The Memphis MPO will be holding two additional public meetings over the few weeks to help us gain your perspective on how the plan should be updated.  Each of the meetings will be held at the Church Health Center Wellness Center at 1115 Union Avenue, Memphis, TN 38104 in Conference Rooms A and B.  A link to a map and a schedule of the times and topics is listed below:


February 9, 2011 – Pedestrian and Bicycle Facilities – 5:30pm-7:30pm

March 2, 2011 – Review and Revise Phase 2 Findings – 5:30-7:30pm

Please make sure to mark these dates on your calendars and plan to attend. We need to hear from you about how we can advance our efforts in formulating a regional bicycle and pedestrian network.

Feel free to pass this information on to anyone that may be interested in attending.

Kyle Wagenschutz
Memphis MPO
Bikeway/Pedestrian Coordinator
kyle.wagenschutz (at) shelbycountytn.gov

I’m planning to go but may have to skip.  My students have their first round of exams this week and I’ll be buried in blue books and spreadsheets for the next few days.  The first meeting was pretty quick, so hopefully I can squeeze in time for this one.

Snowy ride

Today was a first in my time as a commuter cyclist in Memphis: I biked to work in the snow!  Granted, there was little accumulation on the ground at the time, maybe an inch or two, and the roads were mostly clear, just a little slush on the shoulders.  But still, nothing I’ve experienced as a commuter cyclist compares to biking into driving snow.  By the time I got to school, after about 20 minutes on my bike, the lenses of my glasses were almost completely covered in snow and ice.  I should have wiped them off before I got to my office but I wanted to take a picture of the full accumulation.  You can see that picture and a few others below.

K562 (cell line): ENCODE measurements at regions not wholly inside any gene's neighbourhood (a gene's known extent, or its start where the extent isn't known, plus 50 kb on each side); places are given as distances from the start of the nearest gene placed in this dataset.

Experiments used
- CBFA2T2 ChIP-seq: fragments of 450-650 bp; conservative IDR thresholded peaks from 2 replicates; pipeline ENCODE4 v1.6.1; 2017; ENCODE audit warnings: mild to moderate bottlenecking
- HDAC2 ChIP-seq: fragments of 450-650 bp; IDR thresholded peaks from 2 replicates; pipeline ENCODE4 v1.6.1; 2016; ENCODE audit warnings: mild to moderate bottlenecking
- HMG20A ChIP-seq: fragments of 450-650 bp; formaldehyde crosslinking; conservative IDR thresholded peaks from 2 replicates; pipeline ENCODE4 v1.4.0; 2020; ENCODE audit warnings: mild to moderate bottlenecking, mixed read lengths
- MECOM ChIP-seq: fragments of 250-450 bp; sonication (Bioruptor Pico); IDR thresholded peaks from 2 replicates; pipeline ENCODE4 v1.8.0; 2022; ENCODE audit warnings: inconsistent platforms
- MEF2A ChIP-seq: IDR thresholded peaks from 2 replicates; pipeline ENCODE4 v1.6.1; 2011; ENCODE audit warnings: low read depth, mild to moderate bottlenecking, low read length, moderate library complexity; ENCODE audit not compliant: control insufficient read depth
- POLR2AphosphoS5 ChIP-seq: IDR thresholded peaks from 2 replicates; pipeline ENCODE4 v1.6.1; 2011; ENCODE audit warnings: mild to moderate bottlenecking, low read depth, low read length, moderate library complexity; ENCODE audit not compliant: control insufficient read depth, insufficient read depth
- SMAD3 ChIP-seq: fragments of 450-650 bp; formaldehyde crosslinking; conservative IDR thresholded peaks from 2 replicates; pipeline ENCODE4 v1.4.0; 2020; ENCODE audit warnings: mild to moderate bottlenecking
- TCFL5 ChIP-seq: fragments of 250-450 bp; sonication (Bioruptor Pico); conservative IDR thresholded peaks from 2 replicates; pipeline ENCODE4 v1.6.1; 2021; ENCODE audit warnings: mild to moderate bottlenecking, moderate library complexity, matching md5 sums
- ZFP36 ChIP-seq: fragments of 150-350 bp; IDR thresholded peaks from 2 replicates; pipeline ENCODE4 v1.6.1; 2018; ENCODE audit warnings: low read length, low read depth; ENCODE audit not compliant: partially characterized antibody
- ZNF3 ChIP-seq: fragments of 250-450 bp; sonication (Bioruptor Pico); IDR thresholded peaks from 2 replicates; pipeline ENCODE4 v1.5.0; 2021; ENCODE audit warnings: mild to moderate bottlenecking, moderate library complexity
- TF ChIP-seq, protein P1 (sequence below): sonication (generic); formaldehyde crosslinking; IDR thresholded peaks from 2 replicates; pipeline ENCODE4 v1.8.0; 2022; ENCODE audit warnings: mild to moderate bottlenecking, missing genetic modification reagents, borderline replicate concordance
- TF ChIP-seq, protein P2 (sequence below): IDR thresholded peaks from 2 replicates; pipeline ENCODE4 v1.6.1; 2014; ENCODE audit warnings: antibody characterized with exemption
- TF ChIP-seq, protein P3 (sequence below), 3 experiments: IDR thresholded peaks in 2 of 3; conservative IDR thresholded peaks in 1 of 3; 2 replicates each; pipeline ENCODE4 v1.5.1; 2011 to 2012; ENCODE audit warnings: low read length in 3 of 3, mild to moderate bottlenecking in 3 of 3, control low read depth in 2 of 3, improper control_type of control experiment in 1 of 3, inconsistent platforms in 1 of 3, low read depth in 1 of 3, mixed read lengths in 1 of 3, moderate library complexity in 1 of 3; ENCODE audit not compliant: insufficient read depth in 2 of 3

What makes me laugh a bit is how days like today create an ever-widening gap between how I see myself and how others see me.  I’ve never been particularly athletic or competitive with others.  The last time I played a team sports was in middle school.  The sporadic exercise that happened in the interim years was largely voluntary and solitary.  For me, biking around town is not a way of proving my manhood or testing myself against Mother Nature – it’s just what I do.

And yet, after I posted the picture of me at the end of my ride on my facebook profile, the responses were overwhelming. “Impressive” read one.  “You are an inspiration” claimed another.  A former student went so far as to say that he will never be the man I am.  OK, well … maybe, maybe not.  I’m not sure how to quantitatively measure manliness, but I guess biking in the snow bumps me up a bit on that scale.

Whatever the case, here are those pictures.  Enjoy.

[slickr-flickr id=”57760946@N03″ tag=”snowy ride” type=”gallery”]